An MS tells you that someone can do research and write a well-formed paper or papers. It tells you the person has an interest in the particular field. But you shouldn’t assume that an MS in Field X means the candidate is only looking for jobs in Y just until something in X comes along. I’ve known many many people for whom grad school was an interesting step on the career path, not a final choice of field.

      1. Vicki*

        c) above should have been
        c) they aren’t sure yet what field to go into and the MS program keeps them learning

        the info after c) should have been a statement of its own, nit a bullet point.

        (I wish more blogs had “Edit” :-(

  6. Zee*


    I had something similar happen a few years ago. I had to apply for a job via an online application through the company’s website. The particular position I was applying for had a deadline. It was the type of application where you can close it and come back to it if you could not do it in one sitting. I came back a couple of days before it was due to finish up the attachment portion of the application, and as I was reviewing what I had already completed, I noticed I could not find the position I was applying for. It simply vanished and my application was unattached, just sitting there without having a position. I immediately called HR and asked if there was a glitch. They said no, they had gone with an internal candidate and the position was no longer available. I politely thanked them, hung up, and cursed the computer screen. Even if I would never be their ultimate choice, I would have appreciated them to honor the deadline they had posted so I would have applied formally. And to top it off, I had met them at a career fair in which they were advertising their open positions, and when people talked to them, they refused to collect resumes and directed everyone to their website for the application. Bullet dodged? Maybe.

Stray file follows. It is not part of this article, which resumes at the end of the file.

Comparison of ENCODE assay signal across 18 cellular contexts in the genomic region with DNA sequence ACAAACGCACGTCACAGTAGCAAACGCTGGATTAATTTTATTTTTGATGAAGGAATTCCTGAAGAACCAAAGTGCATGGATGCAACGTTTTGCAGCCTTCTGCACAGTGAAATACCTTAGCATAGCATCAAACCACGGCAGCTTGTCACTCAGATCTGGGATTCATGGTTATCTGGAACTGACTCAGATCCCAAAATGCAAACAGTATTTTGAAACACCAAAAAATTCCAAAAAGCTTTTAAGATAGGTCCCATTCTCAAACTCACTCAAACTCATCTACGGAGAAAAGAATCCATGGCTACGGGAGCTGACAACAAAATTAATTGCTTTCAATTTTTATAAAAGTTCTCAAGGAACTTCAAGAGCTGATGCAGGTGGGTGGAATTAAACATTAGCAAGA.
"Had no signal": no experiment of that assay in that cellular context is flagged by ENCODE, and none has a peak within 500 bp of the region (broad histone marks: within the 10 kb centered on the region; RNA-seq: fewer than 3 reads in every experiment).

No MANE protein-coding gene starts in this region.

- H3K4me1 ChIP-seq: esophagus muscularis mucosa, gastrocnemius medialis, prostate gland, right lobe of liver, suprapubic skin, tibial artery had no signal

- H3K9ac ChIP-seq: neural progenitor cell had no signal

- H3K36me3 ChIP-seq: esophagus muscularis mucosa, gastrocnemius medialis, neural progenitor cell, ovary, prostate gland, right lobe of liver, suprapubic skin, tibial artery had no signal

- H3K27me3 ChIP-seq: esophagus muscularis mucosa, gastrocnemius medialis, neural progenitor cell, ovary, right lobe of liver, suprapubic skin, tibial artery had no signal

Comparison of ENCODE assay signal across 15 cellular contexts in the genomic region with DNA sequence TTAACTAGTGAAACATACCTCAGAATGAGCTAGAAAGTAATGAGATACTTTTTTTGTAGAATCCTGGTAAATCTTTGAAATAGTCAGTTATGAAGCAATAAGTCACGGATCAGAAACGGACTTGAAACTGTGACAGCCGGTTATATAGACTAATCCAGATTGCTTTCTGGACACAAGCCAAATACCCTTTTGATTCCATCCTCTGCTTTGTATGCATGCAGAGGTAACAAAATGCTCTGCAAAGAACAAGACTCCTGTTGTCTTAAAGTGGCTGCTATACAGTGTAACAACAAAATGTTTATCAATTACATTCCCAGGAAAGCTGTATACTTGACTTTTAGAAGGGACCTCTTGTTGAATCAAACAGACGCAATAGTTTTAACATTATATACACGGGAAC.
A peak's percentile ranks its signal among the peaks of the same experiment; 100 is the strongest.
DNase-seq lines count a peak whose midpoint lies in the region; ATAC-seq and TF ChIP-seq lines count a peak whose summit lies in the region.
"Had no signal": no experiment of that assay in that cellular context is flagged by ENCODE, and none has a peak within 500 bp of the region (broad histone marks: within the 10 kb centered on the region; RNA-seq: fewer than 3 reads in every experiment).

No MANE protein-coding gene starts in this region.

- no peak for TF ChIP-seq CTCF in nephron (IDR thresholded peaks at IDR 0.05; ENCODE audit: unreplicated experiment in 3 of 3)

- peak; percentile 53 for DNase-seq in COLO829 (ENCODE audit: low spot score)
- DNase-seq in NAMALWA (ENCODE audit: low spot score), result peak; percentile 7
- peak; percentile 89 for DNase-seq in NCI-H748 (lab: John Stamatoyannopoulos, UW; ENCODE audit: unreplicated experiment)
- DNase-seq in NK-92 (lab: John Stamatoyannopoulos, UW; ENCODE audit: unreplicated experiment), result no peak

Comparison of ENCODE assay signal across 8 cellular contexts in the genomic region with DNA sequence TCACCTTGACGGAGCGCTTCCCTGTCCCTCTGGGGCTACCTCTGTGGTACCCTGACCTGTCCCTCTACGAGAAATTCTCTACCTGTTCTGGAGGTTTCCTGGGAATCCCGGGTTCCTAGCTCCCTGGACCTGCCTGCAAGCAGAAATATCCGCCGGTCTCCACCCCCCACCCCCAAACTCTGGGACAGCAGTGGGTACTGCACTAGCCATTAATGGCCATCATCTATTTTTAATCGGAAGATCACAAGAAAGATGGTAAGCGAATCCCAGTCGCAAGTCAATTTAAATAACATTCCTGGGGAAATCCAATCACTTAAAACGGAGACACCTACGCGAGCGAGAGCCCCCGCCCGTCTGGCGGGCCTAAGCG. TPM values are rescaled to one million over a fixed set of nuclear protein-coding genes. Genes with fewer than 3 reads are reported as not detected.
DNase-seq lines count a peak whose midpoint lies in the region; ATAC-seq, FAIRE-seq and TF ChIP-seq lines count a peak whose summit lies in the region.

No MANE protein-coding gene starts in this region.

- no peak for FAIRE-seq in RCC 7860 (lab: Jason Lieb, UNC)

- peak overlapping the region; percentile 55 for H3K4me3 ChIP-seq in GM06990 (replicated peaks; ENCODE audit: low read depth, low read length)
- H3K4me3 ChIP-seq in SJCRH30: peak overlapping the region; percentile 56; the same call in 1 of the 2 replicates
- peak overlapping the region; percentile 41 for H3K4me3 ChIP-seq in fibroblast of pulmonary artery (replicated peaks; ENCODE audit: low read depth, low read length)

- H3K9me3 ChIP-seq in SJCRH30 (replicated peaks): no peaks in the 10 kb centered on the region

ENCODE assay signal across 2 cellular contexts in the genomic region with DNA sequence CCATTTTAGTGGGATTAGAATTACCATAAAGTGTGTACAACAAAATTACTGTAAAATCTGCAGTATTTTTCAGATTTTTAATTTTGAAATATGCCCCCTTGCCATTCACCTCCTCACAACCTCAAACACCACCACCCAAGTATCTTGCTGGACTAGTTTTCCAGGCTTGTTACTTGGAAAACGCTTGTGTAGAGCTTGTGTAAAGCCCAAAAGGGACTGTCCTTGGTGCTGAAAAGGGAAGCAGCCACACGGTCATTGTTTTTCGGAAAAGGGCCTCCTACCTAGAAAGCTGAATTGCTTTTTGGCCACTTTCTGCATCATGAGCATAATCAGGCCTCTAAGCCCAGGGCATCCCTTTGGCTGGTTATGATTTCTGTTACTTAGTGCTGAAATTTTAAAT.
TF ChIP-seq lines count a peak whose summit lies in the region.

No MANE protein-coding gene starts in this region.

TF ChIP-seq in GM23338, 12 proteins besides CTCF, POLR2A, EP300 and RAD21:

1. Anonymous*

      I wasn’t even aware the anyone other than governments and universities didn’t interview and potentially hire candidates as their resumes come in.